Q. Were all of the artifacts recovered since June 2022? Were they found in a particular area, or were they scattered?

A. A small amount of ordnance was recovered during the early phases of this project as far back as 2015. The vast majority of the ordnance was recovered this year. (Photo above of some artifacts courtesy of Sean Norris, TRC, 2023.)

Q.  Can you give me an approximate number of Civil War artifacts recovered?

 A. We anticipate close to 500 pieces of ordnance and Civil War-related artifacts, in addition to thousands of historic and pre-contact period artifacts.

Q. Can you please provide some specifics on the Civil War items? 

A. We do not have a finalized inventory yet. But of note, we have the following:

-- 10” shells (right) with fuse wells for wood fuse plug (photo courtesy of Sean Norris, TRC)-- Iron canister balls (five sizes)

-- Iron grapeshot balls, 2,”

-- Iron canister top and bottom plates for 24-pounder

-- 6-pounder solid shot cannon balls (one with a Bormann fuse)

-- 12-pounder common shells with wood fuse plugs

-- .69-caliber musket balls

-- .69-caliber Burton pattern Minie bullet

-- .577/58-caliber Pritchett bullet

-- .577/.58-caliber Pritchett bullets, short pattern

--  An encrusted saber is currently going through some stabilization and cleaning. 

Q. Are all of the Civil War items dumped in the river believed to be Confederate? Were they tossed in by Sherman's troops?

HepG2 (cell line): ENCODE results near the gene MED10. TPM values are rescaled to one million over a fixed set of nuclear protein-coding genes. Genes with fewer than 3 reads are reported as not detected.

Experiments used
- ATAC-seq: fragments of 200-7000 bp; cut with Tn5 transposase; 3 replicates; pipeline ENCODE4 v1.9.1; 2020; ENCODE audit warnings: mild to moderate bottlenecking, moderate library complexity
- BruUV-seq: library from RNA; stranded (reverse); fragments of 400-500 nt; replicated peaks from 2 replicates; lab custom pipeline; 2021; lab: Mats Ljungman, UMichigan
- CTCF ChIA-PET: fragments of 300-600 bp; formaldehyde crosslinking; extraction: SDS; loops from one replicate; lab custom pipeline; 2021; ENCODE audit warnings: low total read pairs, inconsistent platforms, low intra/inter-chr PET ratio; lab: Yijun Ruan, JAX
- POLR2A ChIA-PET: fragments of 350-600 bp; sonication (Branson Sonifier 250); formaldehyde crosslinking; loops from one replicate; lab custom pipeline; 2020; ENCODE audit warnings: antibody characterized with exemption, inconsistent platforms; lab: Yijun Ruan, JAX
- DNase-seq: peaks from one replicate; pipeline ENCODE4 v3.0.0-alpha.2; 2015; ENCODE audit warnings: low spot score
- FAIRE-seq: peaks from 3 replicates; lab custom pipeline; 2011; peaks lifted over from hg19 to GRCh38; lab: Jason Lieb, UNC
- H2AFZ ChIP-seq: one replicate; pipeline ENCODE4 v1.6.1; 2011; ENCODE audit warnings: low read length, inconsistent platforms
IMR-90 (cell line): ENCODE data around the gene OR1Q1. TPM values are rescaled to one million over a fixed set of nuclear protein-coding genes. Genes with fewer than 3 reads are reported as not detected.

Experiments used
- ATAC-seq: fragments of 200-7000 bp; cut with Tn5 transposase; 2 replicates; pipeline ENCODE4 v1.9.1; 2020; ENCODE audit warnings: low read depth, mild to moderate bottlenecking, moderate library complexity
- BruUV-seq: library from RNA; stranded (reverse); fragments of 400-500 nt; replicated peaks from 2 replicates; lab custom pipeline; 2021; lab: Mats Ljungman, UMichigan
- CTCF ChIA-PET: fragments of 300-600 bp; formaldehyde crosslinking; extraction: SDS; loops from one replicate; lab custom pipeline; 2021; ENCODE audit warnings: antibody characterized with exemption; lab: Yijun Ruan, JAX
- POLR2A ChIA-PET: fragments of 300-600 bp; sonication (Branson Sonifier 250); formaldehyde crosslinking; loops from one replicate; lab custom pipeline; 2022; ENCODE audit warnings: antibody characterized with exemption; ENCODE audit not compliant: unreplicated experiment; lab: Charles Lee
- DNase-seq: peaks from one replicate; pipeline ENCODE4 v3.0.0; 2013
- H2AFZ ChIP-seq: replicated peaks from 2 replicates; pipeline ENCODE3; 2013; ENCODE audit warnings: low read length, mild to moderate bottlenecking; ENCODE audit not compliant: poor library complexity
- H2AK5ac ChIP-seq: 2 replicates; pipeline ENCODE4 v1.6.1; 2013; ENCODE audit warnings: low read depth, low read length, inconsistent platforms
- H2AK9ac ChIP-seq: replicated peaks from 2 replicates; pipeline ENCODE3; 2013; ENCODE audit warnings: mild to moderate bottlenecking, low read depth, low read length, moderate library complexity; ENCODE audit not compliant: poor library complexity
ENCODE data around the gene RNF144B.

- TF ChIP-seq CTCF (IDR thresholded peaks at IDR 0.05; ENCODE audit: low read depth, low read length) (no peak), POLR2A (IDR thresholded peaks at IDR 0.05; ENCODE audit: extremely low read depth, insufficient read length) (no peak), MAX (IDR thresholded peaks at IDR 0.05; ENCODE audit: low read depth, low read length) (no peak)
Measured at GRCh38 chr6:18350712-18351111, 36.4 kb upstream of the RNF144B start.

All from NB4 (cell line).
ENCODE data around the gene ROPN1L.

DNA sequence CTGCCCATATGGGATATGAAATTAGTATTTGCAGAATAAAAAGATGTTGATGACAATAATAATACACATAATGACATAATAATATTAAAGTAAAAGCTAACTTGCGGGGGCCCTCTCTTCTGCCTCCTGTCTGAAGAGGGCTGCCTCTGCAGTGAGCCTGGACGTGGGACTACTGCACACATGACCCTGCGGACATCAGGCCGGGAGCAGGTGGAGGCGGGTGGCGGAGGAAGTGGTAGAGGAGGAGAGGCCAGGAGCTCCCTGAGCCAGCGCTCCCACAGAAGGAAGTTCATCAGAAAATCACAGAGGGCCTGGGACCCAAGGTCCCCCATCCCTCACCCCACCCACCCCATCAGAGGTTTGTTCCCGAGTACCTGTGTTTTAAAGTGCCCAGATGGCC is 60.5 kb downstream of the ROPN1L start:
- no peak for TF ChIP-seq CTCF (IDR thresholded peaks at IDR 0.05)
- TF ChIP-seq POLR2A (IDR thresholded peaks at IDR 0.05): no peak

A. All the ordnance appears to be from the Confederate armories around the downtown area. None appear to have been fired.

Q. How deep were most of the artifacts when found?

A. All were found in the riverbed after it was dewaters.  Some were up to three feet deep in sediment.

Q. Can you tell me about parts of a wagon wheel, what makes that particularly interesting?

Burning of Columbia in Feb. 1865 (William Waud, Library of Congress)
A. There are reports in the records and in diaries of an explosion happening during the dumping of the ordnance. The explosion apparently blew up a wagon and oxen team and three federal soldiers, including Capt. Williamson M. Davis, who is buried in the Florence, S.C. national cemetery. The wagon wheel matches the size and characteristics of a military wagon; there is evidence of charring on the spokes of the wheel. It is possible that this wheel is an artifact of that explosion. 

Q. Did work crews find an unexploded shell of some type?

A. We had UXO team from a company named Tetra Tech on site at all times. They did an amazing job of doing the initial recovery and establishing safety protocols.  When fused ordnance was recovered they implemented protocols to render the ordnance safe for removal then transferred the ordnance for off-site disposal.

Q. Were you there for most or all of the archaeological work? Was it also done by Dominion Energy contractors?